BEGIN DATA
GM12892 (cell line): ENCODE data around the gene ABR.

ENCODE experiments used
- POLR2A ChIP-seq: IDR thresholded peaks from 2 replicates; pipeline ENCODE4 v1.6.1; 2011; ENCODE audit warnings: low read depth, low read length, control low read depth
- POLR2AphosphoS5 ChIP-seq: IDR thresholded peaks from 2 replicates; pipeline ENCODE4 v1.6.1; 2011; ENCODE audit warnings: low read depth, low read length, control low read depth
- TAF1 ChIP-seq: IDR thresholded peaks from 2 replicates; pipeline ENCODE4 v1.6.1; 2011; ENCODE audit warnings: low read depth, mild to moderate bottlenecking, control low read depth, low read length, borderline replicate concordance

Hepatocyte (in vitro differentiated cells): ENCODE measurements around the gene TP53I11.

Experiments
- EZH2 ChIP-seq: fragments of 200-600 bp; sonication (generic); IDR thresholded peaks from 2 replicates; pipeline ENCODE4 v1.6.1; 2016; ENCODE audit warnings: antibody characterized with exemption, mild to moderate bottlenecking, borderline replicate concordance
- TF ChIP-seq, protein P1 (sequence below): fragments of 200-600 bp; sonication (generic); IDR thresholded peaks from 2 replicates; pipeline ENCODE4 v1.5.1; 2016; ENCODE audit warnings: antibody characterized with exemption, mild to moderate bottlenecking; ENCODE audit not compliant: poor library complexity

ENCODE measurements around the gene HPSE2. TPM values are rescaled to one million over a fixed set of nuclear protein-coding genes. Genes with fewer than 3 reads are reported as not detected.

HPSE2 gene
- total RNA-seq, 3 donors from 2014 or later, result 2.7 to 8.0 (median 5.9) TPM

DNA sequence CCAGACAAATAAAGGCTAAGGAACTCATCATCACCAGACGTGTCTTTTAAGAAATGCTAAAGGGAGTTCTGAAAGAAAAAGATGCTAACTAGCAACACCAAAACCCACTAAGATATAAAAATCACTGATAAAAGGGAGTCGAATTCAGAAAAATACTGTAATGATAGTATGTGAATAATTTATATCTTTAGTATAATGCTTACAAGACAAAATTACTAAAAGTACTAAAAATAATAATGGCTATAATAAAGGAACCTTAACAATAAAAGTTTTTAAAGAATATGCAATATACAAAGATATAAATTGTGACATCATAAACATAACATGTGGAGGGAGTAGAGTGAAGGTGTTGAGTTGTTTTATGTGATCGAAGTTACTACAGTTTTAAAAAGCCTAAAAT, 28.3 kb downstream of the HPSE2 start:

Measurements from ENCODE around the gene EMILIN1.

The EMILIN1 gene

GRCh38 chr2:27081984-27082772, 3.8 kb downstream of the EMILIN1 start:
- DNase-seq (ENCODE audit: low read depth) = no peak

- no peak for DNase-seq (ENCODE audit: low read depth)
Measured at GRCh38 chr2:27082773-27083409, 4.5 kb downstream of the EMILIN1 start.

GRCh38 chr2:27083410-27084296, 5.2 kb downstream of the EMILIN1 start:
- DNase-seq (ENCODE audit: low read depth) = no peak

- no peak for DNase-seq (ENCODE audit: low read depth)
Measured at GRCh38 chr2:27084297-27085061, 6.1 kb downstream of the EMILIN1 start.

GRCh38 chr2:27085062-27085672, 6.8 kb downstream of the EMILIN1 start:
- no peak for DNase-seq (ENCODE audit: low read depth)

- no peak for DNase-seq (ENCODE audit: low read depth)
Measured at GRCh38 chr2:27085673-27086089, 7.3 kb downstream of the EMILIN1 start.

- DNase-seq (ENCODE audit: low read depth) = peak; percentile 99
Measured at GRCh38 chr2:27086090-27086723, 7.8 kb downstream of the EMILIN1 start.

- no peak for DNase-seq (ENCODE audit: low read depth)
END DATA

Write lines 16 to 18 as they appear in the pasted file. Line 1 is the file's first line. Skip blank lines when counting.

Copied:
GRCh38 chr2:27081984-27082772, 3.8 kb downstream of the EMILIN1 start:
- DNase-seq (ENCODE audit: low read depth) = no peak

- no peak for DNase-seq (ENCODE audit: low read depth)